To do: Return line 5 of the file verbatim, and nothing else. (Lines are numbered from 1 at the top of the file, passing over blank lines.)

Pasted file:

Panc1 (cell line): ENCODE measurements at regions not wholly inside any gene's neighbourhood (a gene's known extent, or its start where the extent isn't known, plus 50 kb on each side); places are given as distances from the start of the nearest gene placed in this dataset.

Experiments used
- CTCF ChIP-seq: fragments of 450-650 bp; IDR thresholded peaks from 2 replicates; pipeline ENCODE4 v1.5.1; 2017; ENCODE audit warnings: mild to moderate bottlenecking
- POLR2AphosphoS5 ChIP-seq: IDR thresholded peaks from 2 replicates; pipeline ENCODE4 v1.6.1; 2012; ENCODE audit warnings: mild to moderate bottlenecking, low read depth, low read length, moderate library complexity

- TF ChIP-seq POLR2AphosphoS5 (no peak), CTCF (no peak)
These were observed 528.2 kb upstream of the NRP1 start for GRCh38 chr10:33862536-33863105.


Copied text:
- TF ChIP-seq POLR2AphosphoS5 (no peak), CTCF (no peak)